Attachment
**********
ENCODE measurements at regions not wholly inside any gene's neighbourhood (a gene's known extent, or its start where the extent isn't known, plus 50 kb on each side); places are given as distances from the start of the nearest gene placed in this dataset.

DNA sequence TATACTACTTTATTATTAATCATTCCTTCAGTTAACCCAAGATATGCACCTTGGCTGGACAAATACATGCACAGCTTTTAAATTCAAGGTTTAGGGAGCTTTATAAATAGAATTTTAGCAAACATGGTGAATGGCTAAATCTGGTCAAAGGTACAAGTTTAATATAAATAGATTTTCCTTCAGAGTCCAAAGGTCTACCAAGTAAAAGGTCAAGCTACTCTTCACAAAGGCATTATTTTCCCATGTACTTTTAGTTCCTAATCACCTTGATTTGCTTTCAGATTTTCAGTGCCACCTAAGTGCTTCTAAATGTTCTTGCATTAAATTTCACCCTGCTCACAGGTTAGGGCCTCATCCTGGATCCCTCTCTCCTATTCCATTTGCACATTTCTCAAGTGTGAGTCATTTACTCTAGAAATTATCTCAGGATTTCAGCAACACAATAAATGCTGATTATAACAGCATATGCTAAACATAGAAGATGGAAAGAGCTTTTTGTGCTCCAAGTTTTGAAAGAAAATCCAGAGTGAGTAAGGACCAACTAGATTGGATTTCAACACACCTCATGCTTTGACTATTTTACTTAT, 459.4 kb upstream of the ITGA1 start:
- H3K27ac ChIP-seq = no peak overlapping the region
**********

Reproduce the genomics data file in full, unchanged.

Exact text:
ENCODE measurements at regions not wholly inside any gene's neighbourhood (a gene's known extent, or its start where the extent isn't known, plus 50 kb on each side); places are given as distances from the start of the nearest gene placed in this dataset.

DNA sequence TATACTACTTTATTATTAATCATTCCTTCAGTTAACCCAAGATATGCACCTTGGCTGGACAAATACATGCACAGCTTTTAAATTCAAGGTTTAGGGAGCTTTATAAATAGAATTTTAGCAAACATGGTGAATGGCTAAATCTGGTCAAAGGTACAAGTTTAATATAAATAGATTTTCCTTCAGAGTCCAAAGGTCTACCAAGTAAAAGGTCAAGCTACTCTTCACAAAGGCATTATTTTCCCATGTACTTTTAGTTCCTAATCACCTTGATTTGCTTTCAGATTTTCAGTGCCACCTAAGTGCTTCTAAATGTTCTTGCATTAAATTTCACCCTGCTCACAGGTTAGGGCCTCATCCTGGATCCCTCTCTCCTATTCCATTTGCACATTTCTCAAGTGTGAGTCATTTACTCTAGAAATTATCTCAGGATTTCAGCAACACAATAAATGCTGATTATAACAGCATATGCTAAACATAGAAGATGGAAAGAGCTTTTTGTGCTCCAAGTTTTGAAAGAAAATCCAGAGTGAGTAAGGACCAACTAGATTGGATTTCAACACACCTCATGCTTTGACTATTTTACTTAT, 459.4 kb upstream of the ITGA1 start:
- H3K27ac ChIP-seq = no peak overlapping the region